I own a Panda II since a while and I am very interested by either the Panda III, or a smaller and less expensive Lemur. I’m trying to stretch the price for a commercial project involving .NET micro framework boards as masters, plus many slaves either as other GHI boards or smallers Arduino Pro Mini connected using SPI and/or I2C.
But unlike the Panda, I can barely find information, examples and data related to the Lemur. Is there some user manual, review, whatever somewhere that I missed specifically for it, to complement the specs from GHI website? I didn’t even found a proper Pin Out description, except looking at photos of the board itself.
One specific question if you don’t mind. The specs says that it needs 5V only as a input. How much precisely 5V? Can a cheap voltage regulator board using a L7805 would be okay?
My project will be powered by “unknown” kind of voltage by users, typically MiMh cells but could be whatever. So a component like the L7805 is appealing, to be able to get a large range of input, AC or DC and a regulated 5V out. Some cheap chinese power supply build around L7805 are available for a couple bucks. Would they be adequate to power the Lemur?
Thanks for your advices!
@ DanielM - That regulated power should be sufficient.
The regulated power needs to maintain 5V for the 5V output on the header for external circuitry and the regulated power input should NOT exceed 5V or it could damage the board.
@ DanielM - There is no dedicated user manual for the FEZ Lemur. You can find more information in the G30 manual, the FEZ Lemur schematic, and GHI.Pins.FEZLemur in the GHI.Pins assembly in our SDK.
Thanks guys! I will look into the G30 documentation. Any particular reason why there’s no manual? I would hate to pick a board that become obsolete or fade out.
it’s a G30 at the heart of it - not new, but certainly not old. I’d be surprised if it was something that GHI had any thoughts about replacing at this point. That’s also the reason there’s no manual - it’s a G30, all you need are the pin definitions that your board exposes plus the generic G30 manual and you’re good to go.
@ DanielM - sorry this wasn’t clear. There is a manual, which is a combination of the G30 datasheet (the heart of the panda) and the netmf manual pdf, covering all devices.
Instead of having many repeated manuals, we unify all in a simpler document.
There are no current plan to discontinue the G30 or the panda. They are new and popular products.
@ Gus - Thanks for the clarification Gus! Lemur/G30 seems to fit my bill and needs. In fact, now I undestand that the G30 TH Module could fit my bill just as well. I don’t really need the arduino form factor as the thing is intended to be potted in resin anyway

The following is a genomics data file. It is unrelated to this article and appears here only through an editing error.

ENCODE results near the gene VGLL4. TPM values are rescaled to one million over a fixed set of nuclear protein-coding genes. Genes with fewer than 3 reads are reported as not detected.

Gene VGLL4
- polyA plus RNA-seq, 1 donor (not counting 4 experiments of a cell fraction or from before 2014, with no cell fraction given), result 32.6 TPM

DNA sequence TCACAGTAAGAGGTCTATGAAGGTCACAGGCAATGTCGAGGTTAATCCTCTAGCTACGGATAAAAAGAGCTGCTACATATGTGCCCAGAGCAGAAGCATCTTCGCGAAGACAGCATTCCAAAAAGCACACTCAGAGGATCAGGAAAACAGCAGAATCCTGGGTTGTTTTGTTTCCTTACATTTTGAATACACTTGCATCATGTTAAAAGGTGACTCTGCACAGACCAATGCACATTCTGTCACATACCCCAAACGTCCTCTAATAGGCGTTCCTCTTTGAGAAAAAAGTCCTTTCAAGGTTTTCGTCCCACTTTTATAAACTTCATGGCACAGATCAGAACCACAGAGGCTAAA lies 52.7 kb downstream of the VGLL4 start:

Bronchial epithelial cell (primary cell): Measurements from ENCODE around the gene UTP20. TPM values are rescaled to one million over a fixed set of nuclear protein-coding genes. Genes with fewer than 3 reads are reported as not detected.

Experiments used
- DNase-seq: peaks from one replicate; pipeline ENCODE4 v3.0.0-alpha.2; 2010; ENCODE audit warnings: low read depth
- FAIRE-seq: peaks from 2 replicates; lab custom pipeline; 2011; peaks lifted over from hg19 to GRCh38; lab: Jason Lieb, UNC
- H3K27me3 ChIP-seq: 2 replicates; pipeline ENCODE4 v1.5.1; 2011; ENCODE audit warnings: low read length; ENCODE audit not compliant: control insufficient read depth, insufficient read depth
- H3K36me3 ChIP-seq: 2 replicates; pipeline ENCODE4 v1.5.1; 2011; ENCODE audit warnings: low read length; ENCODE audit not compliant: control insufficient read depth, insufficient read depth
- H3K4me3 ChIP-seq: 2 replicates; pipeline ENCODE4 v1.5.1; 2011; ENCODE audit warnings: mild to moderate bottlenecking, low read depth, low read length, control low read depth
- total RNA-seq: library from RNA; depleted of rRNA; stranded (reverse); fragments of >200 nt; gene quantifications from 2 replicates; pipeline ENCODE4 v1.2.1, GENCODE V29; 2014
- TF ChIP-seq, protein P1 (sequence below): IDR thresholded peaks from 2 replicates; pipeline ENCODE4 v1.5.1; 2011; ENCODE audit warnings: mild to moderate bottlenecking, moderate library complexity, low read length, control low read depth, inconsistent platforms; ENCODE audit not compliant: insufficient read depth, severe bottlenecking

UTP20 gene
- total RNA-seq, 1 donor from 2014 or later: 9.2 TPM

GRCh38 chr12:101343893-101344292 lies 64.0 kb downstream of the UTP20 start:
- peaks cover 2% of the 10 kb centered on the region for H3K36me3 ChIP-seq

Need more studies… and tests…
One thing I have noticed when trying to gather information about the Spider 2 kit is that GHI has included links to the individual products in the product description. Likewise for the individual (main board) product there is a link to the chip/module used on that board. After I realized this it became very easy to find the information I needed.
Another thing I had to remind myself of is that it really is F’ing Easy. I was looking for example code for the TE35 and then realized that it is NETMF and FEZ so all the GHI displays work about the same, I could use the code in the .NET ‘Gadgeteer for Beginners’ with my display even though the book shows using the N18.
@ Aron - I have had a look at the Fez Lemur circuit diagram and it looks like the 5V rail is only used on the 6 pin header (pin 4) and JP2 (pin 20) for powering external hardware.
I’m looking at using a Fez lemur to replace a devDuino as the controller on my electric longboard and the ESC for the motor has a 6VDC output which I would like to use for power. (Normally this is used to power RC receiver)
Assuming that I’m not going to power anything off the 5V rail would this be ok?
5v is not intended to be an input at more than USB voltage. It is the input into the 3v3 regulator - a higher input voltage can cause more heat from that reg. The USB power line is protected by a diode.
So in theory you could - but I’d say ESCs are notoriously known for unclean power output, you really might want to think about trying to find a low dropout voltage switching regulator module (maybe one of these? http://www.ebay.com.au/itm/400932034935?_trksid=p2060353.m2749.l2649&ssPageName=STRK%3AMEBIDX%3AIT) and you might have more protection with that.